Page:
Negative Traits, Or, Is That What I Was Doing with That Character?


So I was just reading Author Matt Bowes and the Dogs Breakfast blog (and I still have not figured out how the dog comes into the picture) and lately he has been talking about how you make characters more well rounded by, duh, giving them negative traits. This is an aspect I have never really given much thought to because I just find my characters fully formed in my head most of the time, so if they have those traits I run with it and often they do not and are unconvincing, but when you are writing fantasy, as I did for many years, we expect characters to be a bit larger than life, so you can get away with it.

But now that I am writing about Not My characters, e.g., Xena Warrior Princess, the negative traits come with the fully formed character. The thing I have been noticing is that it is the other characters who discuss the negative traits. Face it, especially during the first season, Xena is dismissive of anybody who is not an actual warrior. And throughout the first few seasons she has, as the characters in the Buffyverse would say, really honed her brooding skills. She often speaks in monosyllables and pretends the emotional things do not matter.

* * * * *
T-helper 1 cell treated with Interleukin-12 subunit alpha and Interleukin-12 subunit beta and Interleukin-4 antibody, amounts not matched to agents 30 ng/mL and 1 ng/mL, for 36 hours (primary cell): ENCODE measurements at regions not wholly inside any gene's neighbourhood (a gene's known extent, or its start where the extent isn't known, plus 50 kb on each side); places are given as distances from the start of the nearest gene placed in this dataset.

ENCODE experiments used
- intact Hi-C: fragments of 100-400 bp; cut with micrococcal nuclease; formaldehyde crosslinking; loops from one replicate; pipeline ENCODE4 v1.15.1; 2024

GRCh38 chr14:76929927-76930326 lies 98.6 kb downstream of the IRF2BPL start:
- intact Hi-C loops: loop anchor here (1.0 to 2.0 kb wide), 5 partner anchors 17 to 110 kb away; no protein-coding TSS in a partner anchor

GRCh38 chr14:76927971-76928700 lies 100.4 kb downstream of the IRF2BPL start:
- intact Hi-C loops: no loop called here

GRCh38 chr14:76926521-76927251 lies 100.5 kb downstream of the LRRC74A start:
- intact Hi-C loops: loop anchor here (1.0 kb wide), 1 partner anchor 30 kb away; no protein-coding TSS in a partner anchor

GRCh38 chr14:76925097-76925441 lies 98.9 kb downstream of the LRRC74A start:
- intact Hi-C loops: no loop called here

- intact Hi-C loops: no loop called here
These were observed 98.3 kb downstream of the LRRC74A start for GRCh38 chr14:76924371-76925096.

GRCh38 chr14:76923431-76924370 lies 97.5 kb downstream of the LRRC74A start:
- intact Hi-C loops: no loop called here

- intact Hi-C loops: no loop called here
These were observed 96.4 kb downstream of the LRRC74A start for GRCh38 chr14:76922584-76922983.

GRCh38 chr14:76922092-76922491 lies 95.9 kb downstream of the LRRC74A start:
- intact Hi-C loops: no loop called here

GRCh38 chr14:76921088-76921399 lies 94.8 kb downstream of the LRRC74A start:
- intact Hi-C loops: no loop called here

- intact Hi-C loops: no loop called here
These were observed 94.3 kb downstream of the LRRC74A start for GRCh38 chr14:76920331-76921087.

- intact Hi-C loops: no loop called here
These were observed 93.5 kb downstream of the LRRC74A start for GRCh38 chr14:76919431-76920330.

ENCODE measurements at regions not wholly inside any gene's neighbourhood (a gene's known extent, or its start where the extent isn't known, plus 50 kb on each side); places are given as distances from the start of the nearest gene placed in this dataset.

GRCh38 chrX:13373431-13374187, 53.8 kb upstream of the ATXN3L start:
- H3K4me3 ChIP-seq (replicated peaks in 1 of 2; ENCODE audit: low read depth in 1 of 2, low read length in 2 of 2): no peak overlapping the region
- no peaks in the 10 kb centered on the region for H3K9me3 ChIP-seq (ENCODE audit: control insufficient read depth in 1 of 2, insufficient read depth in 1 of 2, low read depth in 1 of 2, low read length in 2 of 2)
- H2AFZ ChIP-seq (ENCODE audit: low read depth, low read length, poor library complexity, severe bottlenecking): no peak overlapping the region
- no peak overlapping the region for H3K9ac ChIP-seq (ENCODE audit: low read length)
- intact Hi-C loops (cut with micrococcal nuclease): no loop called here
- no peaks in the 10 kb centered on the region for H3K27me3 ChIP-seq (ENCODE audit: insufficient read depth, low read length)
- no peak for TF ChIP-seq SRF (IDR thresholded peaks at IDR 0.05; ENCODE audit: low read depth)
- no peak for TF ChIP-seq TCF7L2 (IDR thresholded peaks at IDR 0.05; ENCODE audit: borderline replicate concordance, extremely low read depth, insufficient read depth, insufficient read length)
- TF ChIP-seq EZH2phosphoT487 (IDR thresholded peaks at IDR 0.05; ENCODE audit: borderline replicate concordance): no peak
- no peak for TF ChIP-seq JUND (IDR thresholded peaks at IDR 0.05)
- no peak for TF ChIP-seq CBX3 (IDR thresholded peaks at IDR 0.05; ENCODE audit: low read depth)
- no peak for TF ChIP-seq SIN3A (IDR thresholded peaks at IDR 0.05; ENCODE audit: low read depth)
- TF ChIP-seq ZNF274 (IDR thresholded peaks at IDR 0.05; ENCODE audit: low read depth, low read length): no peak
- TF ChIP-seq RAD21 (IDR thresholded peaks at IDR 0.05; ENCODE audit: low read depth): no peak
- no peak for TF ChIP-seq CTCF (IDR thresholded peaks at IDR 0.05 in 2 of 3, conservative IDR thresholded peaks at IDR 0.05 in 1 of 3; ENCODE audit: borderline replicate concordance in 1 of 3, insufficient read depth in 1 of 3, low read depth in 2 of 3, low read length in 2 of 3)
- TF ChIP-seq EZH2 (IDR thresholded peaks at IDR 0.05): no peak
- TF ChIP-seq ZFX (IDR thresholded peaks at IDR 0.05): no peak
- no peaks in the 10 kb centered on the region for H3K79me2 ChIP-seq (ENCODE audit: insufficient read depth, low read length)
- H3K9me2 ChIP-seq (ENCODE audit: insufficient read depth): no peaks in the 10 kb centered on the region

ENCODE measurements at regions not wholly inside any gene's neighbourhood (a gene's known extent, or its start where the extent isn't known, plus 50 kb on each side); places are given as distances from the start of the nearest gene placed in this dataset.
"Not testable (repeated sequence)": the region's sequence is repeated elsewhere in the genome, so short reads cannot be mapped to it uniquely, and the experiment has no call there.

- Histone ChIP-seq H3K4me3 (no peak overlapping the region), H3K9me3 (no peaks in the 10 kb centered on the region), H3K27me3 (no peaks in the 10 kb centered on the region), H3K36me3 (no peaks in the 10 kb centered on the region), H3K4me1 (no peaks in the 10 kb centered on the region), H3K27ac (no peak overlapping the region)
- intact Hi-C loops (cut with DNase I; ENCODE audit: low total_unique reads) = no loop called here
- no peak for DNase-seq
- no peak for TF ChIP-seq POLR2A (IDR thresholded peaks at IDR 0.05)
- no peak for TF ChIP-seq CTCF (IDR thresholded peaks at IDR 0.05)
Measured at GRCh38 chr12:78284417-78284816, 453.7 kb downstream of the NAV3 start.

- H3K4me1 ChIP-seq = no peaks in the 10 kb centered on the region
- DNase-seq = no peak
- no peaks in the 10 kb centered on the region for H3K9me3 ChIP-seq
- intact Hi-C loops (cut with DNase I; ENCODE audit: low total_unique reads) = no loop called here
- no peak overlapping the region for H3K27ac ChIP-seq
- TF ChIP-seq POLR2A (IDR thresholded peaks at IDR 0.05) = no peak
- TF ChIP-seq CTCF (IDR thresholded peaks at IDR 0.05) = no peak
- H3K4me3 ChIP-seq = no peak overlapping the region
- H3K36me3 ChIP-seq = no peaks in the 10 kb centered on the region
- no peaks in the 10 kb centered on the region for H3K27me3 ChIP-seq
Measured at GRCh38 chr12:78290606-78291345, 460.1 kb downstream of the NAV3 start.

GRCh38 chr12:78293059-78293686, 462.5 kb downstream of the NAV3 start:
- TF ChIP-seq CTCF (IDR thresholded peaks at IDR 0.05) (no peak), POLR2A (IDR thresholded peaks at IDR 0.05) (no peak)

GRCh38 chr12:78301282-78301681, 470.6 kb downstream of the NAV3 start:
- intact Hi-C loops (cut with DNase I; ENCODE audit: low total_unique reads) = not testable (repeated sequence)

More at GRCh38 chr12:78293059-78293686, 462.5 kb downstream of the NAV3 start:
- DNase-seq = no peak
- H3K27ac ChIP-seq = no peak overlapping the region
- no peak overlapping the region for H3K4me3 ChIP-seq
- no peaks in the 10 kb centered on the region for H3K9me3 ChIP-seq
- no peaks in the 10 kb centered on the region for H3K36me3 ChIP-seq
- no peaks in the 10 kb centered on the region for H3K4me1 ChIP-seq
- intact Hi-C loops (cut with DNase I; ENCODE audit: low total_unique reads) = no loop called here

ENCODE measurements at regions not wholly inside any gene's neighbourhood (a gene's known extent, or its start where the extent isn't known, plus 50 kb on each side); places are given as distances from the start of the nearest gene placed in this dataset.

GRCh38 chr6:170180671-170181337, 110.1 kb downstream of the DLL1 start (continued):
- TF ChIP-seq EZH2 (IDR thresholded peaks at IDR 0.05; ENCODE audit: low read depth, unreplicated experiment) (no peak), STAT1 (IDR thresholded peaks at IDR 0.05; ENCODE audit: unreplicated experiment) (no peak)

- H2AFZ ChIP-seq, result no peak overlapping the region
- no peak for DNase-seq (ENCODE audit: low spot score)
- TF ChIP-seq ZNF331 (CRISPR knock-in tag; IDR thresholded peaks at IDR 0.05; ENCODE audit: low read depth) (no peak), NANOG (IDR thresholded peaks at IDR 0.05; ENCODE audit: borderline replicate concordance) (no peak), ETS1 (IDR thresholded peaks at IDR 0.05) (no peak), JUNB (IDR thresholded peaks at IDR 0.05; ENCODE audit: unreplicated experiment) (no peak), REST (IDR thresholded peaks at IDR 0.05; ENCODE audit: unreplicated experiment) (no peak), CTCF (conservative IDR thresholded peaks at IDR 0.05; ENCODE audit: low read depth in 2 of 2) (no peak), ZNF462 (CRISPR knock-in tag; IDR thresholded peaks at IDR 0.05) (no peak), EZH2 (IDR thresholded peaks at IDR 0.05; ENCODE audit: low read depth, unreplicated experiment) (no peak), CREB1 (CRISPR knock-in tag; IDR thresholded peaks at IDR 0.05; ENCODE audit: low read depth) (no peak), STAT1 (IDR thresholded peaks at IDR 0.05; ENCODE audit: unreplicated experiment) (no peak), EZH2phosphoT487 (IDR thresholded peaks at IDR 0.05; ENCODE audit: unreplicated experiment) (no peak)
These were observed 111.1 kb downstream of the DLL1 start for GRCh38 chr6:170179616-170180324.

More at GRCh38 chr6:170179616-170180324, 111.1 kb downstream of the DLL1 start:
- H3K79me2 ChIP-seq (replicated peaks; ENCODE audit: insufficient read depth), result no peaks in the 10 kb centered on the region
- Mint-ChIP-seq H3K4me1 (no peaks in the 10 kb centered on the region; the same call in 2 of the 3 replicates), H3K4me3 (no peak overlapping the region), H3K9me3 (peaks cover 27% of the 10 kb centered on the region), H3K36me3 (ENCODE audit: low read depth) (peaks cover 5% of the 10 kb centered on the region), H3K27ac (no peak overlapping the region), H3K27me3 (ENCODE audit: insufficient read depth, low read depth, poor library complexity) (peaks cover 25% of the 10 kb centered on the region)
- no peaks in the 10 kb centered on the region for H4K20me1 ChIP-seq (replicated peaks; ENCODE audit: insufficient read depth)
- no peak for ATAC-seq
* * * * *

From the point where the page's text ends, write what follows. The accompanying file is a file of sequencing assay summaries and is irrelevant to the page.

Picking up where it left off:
So my job is to somehow highlight those traits, which are for the most part lacks or absences with the possibly more positive traits of talkativeness and emotional availability/frustration in the other characters and, by contrasting those things, show the whole relationship. The cool part about poetry rather than fiction is you get to write lines like these from Gabrielle:

Life on the road is better. Even when

Whole days go by without her talking,

More is said than in weeks of talk back home.

Versus this from Xena:

And after, it was hard for us to speak

Of any of it. The silence between you and me

Crashed through the trees behind us like a kite.

Because, oh, the glory of the metaphor and abstraction to describe the bone deep emotions we all feel when the relationship is a struggle.

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